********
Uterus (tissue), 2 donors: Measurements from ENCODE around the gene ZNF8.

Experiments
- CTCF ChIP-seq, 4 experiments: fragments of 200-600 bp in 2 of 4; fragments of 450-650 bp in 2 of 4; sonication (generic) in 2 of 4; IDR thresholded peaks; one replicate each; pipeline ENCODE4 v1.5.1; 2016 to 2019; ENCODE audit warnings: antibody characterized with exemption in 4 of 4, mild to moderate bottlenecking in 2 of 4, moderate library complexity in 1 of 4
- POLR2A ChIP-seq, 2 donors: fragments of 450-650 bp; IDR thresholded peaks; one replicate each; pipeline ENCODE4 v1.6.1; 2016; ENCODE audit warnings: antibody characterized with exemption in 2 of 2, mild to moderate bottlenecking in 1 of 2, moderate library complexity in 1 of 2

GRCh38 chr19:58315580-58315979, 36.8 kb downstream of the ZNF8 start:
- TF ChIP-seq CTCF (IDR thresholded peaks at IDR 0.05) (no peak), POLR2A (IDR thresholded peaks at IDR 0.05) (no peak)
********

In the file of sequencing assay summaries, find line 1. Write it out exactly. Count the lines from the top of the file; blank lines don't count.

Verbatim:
Uterus (tissue), 2 donors: Measurements from ENCODE around the gene ZNF8.